While countries like Germany have insisted on the harshest cuts of social budgets by crisis countries to pay back debts, they have been much less supportive of cuts in military spending that would threaten arms sales. France and Germany have pressured the Greek government not to reduce defence spending. France is currently arranging a lease deal with Greece for two of Europe’s most expensive frigates; the surprising move is said to be largely “driven by political considerations, rather than an initiative of the armed forces”. In 2010 the Dutch government granted export licences worth €53 million to equip the Greek navy. As an aide to former Greek prime minister Papandreou noted: “No one is saying ‘Buy our warships or we won’t bail you out.’ But the clear implication is that they will be more supportive if we do”.
Continued high military spending has led to a boom in arms companies’ profits and an even more aggressive push of arms sales abroad ignoring human rights concerns. The hundred largest companies in the sector sold arms to the value of some €318 billion in 2011, 51% higher in real terms compared to 2002. Anticipating decreased demand at home, industry gets even more active political support in promoting arms sales abroad.In early 2013 French president François Hollande visited the United Arab Emirates to push them to buy the Rafale fighter aircraft. UK prime minister David Cameron visited the Emirates and Saudi Arabia in November 2012 to promote major arms sales packages. Spain hopes to win a highly controversial contract from Saudi Arabia for 250 Leopard 2 tanks, in which it is competing with Germany – the original builder of the tank.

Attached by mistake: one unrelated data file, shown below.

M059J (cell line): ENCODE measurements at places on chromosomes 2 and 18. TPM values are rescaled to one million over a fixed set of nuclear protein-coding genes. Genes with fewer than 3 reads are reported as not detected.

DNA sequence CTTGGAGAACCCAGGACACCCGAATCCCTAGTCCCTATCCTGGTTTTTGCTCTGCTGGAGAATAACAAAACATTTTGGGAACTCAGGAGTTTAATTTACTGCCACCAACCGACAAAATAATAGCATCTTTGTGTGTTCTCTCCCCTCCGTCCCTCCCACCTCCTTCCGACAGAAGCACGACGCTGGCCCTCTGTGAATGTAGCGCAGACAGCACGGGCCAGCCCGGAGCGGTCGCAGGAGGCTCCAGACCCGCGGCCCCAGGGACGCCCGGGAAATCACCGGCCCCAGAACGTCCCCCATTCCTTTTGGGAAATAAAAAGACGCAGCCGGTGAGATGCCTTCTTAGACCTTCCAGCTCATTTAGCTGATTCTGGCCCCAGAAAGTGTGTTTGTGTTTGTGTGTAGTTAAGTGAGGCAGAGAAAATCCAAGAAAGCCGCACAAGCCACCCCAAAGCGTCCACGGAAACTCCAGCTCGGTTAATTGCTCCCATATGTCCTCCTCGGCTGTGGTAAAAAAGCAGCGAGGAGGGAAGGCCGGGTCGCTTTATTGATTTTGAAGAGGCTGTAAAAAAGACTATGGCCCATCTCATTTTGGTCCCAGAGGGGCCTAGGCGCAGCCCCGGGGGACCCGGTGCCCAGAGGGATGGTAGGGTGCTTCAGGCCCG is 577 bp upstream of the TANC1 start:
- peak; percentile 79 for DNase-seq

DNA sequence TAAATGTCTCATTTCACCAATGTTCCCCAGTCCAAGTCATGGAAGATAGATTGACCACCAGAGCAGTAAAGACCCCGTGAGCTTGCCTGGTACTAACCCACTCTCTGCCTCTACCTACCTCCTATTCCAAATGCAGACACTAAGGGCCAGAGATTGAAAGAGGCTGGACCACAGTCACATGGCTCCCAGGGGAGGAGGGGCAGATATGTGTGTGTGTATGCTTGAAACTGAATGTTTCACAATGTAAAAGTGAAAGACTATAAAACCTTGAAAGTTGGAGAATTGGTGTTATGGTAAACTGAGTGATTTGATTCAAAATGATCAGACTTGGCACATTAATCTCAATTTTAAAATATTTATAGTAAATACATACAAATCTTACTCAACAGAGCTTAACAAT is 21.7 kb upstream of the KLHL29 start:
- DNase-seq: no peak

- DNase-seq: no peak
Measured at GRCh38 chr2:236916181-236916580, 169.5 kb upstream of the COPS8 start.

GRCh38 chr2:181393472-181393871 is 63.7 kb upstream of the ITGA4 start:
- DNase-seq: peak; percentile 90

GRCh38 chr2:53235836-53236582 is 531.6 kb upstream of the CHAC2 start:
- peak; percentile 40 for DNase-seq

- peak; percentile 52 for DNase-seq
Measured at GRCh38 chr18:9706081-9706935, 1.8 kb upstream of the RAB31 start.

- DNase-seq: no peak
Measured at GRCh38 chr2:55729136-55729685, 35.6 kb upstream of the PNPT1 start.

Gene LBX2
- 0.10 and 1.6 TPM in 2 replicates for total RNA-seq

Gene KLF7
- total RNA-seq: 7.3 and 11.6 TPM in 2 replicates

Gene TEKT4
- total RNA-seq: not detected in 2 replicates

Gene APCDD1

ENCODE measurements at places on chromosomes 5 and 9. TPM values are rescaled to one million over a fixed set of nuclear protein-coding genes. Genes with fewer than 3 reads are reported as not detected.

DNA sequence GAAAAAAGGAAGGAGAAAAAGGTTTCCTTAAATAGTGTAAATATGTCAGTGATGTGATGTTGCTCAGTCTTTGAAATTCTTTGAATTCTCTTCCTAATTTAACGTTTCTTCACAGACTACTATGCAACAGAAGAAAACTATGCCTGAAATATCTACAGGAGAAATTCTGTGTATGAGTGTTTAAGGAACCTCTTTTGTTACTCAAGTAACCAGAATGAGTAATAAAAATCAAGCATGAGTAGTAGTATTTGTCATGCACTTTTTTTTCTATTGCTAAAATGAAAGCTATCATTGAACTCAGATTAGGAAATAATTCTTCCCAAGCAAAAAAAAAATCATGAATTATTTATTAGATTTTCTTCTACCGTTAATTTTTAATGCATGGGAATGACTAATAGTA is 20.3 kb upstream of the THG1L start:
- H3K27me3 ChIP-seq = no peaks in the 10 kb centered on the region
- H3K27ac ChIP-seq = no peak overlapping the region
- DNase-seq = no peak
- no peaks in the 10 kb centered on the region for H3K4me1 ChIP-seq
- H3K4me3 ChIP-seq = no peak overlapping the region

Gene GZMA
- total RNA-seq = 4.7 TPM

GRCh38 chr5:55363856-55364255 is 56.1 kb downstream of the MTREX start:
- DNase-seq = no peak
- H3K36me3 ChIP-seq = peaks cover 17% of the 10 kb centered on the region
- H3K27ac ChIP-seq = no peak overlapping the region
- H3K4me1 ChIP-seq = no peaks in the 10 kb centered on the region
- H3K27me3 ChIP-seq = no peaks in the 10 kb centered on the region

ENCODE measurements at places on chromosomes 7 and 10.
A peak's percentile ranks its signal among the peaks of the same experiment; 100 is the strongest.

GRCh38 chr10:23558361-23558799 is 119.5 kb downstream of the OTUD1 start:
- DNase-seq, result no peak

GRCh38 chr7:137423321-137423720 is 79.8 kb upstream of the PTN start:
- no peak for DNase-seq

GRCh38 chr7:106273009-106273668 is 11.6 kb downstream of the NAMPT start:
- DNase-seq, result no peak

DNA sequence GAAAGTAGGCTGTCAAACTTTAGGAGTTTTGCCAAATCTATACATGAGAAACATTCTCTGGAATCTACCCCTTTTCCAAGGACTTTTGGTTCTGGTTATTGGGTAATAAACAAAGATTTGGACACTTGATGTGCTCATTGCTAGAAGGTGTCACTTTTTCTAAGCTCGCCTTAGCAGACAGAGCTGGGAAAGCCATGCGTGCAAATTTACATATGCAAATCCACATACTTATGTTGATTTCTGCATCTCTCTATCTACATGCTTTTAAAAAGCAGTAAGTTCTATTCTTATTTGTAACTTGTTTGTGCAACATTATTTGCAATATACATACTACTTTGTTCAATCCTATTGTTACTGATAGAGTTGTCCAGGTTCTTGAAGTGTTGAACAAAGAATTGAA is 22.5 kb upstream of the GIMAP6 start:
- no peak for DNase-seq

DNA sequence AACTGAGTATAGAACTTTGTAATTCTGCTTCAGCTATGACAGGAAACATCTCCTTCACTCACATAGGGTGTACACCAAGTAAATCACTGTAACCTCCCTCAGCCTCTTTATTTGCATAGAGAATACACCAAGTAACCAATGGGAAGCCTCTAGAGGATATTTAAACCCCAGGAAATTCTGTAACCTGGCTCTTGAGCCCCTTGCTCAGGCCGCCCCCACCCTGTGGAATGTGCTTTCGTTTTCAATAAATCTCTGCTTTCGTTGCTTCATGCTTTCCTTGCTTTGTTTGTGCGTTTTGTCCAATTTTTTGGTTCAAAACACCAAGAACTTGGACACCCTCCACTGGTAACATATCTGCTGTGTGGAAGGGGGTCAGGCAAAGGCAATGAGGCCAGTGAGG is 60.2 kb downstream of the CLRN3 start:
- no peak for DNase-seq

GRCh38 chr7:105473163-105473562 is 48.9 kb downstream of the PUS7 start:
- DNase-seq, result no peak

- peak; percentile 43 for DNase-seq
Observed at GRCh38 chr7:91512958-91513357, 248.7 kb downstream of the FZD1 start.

Research shows that investment in the military is the least effective way to create jobs, regardless of the other costs of military spending. According to a University of Massachusetts study, defence spending per US$ one billion creates the fewest number of jobs, less than half of what it could generate if invested in education and public transport. At a time of desperate need for investment in job creation, supporting a bloated and wasteful military can not be justified given how many more jobs such money would create in areas such as health and public transport.
Despite the clear evidence of the cost of high military spending, military leaders continue to push a distorted and preposterous notion that European Union’s defence cuts threaten the security of Europe’s nations. NATO’s secretary general, Anders Fogh Rasmussen “has used every occasion to cajole alliance members into investing and collaborating more in defense.”
Gen. Patrick de Rousiers, the French chairman of the EU Military Committee, at a hearing in the European Parliament, even suggested Europe’s future was at stake if military spending was not increased. “What place can a Europe of 500 million inhabitants have if it doesn’t have credible capacity to ensure its security?” he asked rhetorically.
We believe, by contrast, that at a time when the European Commission’s agenda of permanent austerity faces ever-growing challenges, there is one area where Europe could do much more to impose austerity. And that is the arena of military spending and the arms industry.